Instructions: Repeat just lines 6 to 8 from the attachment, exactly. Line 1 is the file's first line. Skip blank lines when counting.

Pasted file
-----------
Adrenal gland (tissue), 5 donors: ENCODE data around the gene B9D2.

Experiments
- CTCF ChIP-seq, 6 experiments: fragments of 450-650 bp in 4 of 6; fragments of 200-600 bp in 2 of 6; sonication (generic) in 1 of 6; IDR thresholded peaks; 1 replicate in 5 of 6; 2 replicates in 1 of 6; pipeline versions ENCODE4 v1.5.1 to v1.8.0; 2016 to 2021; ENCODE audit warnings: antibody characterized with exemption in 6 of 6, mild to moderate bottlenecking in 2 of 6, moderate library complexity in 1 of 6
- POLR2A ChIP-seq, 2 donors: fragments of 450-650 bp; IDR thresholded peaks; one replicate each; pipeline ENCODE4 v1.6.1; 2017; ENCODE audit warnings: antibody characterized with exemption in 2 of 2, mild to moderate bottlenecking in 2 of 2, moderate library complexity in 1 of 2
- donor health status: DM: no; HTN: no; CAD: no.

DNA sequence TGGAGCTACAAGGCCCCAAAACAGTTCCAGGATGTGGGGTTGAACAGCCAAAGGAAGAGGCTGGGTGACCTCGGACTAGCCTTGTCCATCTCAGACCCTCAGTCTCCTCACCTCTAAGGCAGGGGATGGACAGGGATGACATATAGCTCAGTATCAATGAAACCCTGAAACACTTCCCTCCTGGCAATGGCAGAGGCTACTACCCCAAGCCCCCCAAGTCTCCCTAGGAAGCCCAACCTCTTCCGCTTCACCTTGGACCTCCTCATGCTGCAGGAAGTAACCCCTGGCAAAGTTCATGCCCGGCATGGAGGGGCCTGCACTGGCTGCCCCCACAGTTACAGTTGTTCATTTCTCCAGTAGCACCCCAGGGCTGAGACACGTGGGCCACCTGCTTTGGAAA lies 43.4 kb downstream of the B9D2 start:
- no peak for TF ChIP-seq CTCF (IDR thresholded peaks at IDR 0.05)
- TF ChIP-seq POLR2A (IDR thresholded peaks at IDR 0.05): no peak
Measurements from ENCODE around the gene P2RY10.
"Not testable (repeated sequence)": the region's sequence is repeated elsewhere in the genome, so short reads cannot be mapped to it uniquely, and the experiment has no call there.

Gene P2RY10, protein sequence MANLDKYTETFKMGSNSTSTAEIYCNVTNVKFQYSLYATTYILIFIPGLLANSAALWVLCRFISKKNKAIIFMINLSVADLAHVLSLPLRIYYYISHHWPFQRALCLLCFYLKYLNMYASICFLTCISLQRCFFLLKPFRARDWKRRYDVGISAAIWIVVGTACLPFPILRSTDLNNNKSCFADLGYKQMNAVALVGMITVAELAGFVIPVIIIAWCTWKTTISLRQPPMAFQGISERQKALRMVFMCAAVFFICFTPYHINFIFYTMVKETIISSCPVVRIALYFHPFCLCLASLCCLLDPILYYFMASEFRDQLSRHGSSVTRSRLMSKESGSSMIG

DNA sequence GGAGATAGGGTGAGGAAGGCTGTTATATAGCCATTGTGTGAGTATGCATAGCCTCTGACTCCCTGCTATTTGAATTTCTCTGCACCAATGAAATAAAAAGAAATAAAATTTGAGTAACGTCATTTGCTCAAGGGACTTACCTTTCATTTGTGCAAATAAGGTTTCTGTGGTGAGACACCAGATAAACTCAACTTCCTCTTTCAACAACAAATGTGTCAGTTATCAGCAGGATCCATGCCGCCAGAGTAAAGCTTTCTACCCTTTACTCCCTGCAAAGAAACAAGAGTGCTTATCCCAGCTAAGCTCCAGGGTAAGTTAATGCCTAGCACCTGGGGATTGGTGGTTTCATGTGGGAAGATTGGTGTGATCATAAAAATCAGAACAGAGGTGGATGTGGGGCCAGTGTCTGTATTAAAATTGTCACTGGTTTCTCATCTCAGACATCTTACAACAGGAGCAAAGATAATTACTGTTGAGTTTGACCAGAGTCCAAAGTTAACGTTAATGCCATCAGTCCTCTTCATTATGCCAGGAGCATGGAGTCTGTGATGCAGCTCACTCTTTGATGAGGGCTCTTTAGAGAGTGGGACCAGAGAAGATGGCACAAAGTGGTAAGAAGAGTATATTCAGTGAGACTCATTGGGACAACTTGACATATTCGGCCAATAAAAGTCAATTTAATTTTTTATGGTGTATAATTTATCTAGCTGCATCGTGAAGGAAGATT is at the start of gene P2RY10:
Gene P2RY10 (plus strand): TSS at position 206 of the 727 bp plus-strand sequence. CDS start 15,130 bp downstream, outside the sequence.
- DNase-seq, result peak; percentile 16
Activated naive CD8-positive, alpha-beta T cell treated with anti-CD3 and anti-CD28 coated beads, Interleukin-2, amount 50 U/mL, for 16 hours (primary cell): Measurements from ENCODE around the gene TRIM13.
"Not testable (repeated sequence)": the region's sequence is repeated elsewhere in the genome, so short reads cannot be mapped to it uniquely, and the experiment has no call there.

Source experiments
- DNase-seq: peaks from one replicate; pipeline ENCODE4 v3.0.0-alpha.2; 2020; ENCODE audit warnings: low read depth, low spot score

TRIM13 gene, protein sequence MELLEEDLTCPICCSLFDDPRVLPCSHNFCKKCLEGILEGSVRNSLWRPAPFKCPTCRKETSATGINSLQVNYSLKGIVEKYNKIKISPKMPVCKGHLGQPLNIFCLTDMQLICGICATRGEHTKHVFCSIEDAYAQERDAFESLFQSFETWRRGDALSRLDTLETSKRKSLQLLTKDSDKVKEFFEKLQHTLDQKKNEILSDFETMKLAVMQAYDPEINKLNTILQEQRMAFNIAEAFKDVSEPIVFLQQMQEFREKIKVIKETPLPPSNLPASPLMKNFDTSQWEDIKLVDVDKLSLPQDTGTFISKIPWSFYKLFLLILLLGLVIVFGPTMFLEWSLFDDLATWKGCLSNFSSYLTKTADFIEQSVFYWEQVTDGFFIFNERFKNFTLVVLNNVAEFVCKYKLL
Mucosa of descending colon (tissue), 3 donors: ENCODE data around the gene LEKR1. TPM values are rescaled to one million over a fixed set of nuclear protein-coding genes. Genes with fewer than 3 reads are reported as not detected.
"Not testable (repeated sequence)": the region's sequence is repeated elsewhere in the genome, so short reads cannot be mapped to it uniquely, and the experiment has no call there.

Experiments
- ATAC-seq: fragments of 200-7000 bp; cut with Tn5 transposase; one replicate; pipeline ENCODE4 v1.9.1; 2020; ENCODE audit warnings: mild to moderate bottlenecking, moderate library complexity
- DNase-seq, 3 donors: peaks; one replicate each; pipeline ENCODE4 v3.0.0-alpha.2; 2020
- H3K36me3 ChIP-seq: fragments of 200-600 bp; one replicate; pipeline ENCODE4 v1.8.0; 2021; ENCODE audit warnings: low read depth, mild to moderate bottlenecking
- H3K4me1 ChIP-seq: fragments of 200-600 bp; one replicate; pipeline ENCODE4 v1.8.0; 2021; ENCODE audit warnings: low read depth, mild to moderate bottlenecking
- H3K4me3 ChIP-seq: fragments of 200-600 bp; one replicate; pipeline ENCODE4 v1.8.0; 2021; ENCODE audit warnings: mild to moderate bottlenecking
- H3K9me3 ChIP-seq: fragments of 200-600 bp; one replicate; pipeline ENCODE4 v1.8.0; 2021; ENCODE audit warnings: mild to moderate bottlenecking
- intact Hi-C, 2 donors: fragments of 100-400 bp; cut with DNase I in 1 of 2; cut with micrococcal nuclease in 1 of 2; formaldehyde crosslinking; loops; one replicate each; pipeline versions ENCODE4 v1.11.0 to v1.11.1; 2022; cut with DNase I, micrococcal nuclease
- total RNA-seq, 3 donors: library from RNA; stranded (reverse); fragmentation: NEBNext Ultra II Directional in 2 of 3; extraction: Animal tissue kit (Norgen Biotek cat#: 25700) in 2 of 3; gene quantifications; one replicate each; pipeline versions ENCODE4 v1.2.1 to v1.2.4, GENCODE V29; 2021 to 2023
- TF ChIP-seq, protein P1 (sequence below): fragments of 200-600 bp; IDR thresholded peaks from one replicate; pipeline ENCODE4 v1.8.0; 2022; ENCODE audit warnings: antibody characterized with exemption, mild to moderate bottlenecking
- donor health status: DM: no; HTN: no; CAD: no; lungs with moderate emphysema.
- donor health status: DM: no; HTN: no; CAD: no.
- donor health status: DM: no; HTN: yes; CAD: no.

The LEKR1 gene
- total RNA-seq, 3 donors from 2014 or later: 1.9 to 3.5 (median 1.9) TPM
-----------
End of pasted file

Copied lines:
DNA sequence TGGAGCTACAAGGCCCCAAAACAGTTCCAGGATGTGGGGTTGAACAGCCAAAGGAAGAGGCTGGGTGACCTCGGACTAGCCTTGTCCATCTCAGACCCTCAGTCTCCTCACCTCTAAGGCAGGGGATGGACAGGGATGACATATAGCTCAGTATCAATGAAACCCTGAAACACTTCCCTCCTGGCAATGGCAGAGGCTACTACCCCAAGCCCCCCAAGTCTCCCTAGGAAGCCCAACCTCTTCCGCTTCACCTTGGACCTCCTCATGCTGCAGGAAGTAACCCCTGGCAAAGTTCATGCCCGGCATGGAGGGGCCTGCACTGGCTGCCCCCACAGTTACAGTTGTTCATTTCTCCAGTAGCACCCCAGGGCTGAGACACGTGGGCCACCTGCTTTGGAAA lies 43.4 kb downstream of the B9D2 start:
- no peak for TF ChIP-seq CTCF (IDR thresholded peaks at IDR 0.05)
- TF ChIP-seq POLR2A (IDR thresholded peaks at IDR 0.05): no peak